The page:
Have you seen this comparison of Python, Julia, R, Matlab and IDL. There are interesting tables with results:
Oh yeah, this guy who we had to email to tell him that Julia is column major and not row major (I think it was @Ismael-VC who ended up emailing him back in January). He says he fixed that , but if you open up even just problem 3, you’ll see:
function regularTimeStep(u::Matrix) (n, m) = size(u) err = 0.0 for i in 2:n-1 for j in 2:m-1 tmp = u[i,j] u[i,j] = ((u[i-1, j] + u[i+1, j] + u[i, j-1] + u[i, j+1])*4.0 + u[i-1,j-1] + u[i-1,j+1] + u[i+1,j-1] + u[i+1,j+1])/20.0 diff = u[i,j] - tmp err = err + diff*diff end end return u, sqrt(err) end
Hell, it’s not just getting the indexing ordering wrong, it’s also keeping bounds checks on when it’s unnecessary. Even the simplest problem, Problem 1 is missing it:
function foo1(A) N = size(A, 1) for j = 1:N, i = 1:N A[i,j,1] = A[i,j,2] A[i,j,3] = A[i,j,1] A[i,j,2] = A[i,j,3] end end
I’m sure anyone who’s been using Julia for more than a week would see that
@inbounds is missing:
function foo2(A) N = size(A, 1) @inbounds for j = 1:N, i = 1:N A[i,j,1] = A[i,j,2] A[i,j,3] = A[i,j,1] A[i,j,2] = A[i,j,3] end end
A = rand(100,100,100) using BenchmarkTools @btime foo1($A) 14.051 μs (0 allocations: 0 bytes) @btime foo1($A) 10.538 μs (0 allocations: 0 bytes)
So take it as a lower bound for Julia’s performance since any user who’s been using it for a week will get better results. Hell, I would take this whole set of benchmarks with a grain of salt if you haven’t checked the codes yourself given the author didn’t even get row vs column ordering before first posting the results (twice! After he read the email he updated the table to say Julia is column-major, but didn’t update the code ) .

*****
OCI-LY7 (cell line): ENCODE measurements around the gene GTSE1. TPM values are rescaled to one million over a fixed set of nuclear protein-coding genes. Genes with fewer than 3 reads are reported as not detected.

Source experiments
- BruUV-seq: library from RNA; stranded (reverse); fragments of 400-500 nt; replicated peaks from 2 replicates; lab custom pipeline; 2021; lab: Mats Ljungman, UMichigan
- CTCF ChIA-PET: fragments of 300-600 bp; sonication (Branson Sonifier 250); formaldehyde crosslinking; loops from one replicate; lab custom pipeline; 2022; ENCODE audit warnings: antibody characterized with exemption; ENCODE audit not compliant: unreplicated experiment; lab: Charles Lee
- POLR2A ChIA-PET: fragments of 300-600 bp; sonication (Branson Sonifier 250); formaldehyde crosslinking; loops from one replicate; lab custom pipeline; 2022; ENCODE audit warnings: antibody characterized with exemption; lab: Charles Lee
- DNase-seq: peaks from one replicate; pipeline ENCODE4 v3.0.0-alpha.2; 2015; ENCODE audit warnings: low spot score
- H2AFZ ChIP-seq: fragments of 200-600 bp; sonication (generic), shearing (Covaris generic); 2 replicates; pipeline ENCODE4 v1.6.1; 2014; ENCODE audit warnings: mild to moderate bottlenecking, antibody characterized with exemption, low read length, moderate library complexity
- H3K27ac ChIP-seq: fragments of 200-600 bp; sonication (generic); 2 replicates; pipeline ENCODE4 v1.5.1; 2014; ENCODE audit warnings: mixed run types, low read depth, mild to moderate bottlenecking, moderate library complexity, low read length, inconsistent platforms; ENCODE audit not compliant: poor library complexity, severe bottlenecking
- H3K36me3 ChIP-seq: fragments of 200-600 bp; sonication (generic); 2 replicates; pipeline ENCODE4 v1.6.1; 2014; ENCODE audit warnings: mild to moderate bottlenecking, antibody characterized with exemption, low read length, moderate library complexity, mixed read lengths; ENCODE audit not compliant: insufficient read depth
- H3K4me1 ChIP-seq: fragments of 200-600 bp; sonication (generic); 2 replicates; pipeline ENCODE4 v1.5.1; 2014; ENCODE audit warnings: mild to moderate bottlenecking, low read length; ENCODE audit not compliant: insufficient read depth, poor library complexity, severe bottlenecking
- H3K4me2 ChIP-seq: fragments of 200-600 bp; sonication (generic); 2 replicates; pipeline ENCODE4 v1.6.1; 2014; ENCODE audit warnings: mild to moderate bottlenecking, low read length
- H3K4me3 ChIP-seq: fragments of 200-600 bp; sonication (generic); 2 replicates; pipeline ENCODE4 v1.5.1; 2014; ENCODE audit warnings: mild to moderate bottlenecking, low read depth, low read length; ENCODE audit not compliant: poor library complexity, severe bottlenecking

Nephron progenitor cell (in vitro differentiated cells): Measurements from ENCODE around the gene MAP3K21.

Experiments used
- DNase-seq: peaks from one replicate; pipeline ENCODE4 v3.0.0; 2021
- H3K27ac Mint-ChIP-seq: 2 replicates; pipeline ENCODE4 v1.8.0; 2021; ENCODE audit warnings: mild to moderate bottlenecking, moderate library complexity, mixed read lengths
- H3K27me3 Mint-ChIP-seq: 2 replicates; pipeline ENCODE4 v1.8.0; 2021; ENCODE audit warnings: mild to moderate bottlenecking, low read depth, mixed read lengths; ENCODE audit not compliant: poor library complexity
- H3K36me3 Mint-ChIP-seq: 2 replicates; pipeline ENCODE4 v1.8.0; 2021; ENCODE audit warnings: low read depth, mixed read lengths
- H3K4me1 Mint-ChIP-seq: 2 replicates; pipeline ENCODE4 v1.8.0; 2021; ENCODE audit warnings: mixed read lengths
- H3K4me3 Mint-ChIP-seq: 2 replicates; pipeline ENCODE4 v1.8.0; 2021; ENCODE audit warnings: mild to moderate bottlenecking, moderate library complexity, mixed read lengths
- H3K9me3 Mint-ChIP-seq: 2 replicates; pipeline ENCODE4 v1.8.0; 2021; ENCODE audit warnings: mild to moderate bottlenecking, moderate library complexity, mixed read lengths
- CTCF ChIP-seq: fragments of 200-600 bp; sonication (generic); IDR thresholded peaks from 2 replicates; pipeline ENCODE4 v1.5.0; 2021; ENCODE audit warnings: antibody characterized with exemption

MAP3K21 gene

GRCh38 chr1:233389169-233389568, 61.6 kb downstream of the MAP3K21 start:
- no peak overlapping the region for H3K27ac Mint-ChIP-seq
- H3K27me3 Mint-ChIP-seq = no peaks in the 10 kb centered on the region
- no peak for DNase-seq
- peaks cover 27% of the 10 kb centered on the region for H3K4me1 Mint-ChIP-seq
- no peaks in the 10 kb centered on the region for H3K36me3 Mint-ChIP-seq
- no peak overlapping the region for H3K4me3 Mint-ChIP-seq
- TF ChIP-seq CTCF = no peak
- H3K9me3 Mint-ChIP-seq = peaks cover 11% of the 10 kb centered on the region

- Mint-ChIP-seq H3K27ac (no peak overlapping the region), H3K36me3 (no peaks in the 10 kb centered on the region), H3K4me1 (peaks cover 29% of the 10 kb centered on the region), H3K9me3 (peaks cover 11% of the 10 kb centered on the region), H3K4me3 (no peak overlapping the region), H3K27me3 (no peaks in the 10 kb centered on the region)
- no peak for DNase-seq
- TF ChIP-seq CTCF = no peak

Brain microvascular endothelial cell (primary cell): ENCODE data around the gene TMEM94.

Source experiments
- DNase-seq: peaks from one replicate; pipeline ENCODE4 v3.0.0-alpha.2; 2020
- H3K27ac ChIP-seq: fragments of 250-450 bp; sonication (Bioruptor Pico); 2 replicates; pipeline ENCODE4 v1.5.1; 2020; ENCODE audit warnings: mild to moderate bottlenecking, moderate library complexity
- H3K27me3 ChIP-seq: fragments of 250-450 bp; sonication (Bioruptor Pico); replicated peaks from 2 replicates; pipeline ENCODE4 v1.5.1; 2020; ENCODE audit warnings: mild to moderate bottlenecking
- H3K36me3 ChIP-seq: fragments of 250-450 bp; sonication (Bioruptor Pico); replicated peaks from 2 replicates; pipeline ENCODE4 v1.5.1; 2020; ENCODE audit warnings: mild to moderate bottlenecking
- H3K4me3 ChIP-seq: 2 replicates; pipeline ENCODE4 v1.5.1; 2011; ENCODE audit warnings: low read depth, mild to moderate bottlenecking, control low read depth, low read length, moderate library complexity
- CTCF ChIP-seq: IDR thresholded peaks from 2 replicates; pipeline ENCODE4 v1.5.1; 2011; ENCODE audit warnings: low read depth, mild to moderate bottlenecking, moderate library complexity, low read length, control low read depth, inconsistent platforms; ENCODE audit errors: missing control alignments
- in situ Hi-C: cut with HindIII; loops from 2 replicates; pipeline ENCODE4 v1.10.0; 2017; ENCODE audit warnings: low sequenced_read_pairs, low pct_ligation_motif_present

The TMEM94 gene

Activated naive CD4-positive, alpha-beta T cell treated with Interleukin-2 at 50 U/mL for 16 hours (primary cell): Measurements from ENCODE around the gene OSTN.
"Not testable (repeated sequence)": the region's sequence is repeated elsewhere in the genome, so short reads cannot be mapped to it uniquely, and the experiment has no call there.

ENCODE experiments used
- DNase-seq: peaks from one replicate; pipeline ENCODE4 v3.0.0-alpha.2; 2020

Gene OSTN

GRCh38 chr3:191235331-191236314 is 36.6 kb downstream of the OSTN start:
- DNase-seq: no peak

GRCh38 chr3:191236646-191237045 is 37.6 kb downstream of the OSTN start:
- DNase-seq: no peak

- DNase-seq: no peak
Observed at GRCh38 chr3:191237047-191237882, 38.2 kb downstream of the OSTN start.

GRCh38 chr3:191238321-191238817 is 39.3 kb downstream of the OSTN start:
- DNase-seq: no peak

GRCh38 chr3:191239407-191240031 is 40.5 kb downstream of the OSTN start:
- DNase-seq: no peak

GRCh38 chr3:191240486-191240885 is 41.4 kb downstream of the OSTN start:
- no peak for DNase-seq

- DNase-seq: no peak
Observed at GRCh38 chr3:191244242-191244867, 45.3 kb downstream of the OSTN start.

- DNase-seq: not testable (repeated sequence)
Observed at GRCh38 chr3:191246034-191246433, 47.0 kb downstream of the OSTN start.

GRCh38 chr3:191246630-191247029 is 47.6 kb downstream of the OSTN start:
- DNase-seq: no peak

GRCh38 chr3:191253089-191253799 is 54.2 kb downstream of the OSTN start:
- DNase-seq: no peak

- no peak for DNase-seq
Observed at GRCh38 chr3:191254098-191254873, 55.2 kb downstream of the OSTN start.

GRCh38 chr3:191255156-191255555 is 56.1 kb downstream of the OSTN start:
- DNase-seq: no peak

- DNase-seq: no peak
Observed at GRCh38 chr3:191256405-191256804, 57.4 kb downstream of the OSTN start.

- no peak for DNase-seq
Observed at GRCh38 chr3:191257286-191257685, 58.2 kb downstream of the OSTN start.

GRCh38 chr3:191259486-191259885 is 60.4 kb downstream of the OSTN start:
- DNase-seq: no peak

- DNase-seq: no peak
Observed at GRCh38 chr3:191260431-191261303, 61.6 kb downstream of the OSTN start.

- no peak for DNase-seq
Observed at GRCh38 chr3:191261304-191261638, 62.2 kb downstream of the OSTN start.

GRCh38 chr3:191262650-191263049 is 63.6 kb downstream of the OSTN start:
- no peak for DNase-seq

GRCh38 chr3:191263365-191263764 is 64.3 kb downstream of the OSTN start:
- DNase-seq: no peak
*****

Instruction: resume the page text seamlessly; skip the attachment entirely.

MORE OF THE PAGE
These benchmarks seem pretty flawed to me:
In the first problem, they permute an NxNx3 matrix in all languages, despite the fact that that some are column-major and some are row-major so the cache characteristics are different. And they benchmark the Julia “vectorized” version in global scope, with out-of-place slicing (as opposed to
The second benchmark just measures BLAS
dgemmperformance. i.e. all that matters is which BLAS library is linked.
In the third benchmark (Gauss-Jacobi solver), the Julia implementation’s loops are in the wrong order for column-major (unlike the Fortran and Numba versions, which both have the correct loop order).
The fourth benchmark includes a plotting library in the timing, which seems weird. (And they “couldn’t build the plotting library” in Julia.) A big part of the benchmark seems to be reading NetCDF files, which all use the same external C library. A bunch of the Julia code seems to be really suboptimal (allocating temporary arrays all over the place), but it’s hard to tell if it matters because it’s really unclear to me what this benchmark is measuring.
(This is putting aside the opportunity for lots of micro-optimizations, like
@simd annotations. There is also likely an inconsistency in how many threads were used.)